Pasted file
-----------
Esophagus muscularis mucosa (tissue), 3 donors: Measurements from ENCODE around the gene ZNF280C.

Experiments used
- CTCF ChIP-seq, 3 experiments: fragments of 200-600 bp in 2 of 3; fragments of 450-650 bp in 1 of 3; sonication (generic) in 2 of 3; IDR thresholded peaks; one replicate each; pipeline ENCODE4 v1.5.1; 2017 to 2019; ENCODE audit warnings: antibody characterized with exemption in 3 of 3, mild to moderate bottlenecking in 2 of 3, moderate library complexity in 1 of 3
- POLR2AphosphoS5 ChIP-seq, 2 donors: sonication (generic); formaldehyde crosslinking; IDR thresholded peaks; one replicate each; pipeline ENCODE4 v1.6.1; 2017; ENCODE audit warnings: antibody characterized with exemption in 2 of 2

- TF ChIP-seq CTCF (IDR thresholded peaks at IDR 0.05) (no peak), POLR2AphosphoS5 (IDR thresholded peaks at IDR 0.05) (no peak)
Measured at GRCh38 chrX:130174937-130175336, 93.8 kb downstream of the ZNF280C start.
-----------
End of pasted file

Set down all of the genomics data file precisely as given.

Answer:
Esophagus muscularis mucosa (tissue), 3 donors: Measurements from ENCODE around the gene ZNF280C.

Experiments used
- CTCF ChIP-seq, 3 experiments: fragments of 200-600 bp in 2 of 3; fragments of 450-650 bp in 1 of 3; sonication (generic) in 2 of 3; IDR thresholded peaks; one replicate each; pipeline ENCODE4 v1.5.1; 2017 to 2019; ENCODE audit warnings: antibody characterized with exemption in 3 of 3, mild to moderate bottlenecking in 2 of 3, moderate library complexity in 1 of 3
- POLR2AphosphoS5 ChIP-seq, 2 donors: sonication (generic); formaldehyde crosslinking; IDR thresholded peaks; one replicate each; pipeline ENCODE4 v1.6.1; 2017; ENCODE audit warnings: antibody characterized with exemption in 2 of 2

- TF ChIP-seq CTCF (IDR thresholded peaks at IDR 0.05) (no peak), POLR2AphosphoS5 (IDR thresholded peaks at IDR 0.05) (no peak)
Measured at GRCh38 chrX:130174937-130175336, 93.8 kb downstream of the ZNF280C start.